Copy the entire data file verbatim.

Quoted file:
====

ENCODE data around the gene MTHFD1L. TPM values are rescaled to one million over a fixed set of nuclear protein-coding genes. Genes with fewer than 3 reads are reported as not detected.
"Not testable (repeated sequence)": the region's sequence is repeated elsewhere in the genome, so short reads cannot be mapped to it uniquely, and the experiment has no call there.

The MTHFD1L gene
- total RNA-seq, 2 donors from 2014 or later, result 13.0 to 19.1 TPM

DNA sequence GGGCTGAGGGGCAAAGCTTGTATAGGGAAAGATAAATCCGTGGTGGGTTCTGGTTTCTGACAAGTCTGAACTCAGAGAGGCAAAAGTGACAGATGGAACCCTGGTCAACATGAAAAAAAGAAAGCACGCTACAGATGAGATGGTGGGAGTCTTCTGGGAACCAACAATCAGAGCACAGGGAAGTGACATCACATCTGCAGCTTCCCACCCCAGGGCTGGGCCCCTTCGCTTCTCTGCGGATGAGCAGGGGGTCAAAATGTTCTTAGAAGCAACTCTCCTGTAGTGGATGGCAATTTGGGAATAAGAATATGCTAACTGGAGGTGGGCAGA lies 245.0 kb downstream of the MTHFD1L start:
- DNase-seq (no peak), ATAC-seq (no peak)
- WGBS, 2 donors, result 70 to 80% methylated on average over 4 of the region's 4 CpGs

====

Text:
ENCODE data around the gene MTHFD1L. TPM values are rescaled to one million over a fixed set of nuclear protein-coding genes. Genes with fewer than 3 reads are reported as not detected.
"Not testable (repeated sequence)": the region's sequence is repeated elsewhere in the genome, so short reads cannot be mapped to it uniquely, and the experiment has no call there.

The MTHFD1L gene
- total RNA-seq, 2 donors from 2014 or later, result 13.0 to 19.1 TPM

DNA sequence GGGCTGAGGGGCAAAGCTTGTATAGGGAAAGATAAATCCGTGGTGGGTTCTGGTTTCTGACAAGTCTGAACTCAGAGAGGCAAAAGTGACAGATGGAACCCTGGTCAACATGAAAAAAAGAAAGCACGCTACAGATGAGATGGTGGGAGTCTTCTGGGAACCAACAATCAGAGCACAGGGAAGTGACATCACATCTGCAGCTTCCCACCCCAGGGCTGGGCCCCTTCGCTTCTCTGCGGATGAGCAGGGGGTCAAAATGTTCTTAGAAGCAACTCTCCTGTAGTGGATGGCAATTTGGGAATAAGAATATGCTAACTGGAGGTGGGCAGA lies 245.0 kb downstream of the MTHFD1L start:
- DNase-seq (no peak), ATAC-seq (no peak)
- WGBS, 2 donors, result 70 to 80% methylated on average over 4 of the region's 4 CpGs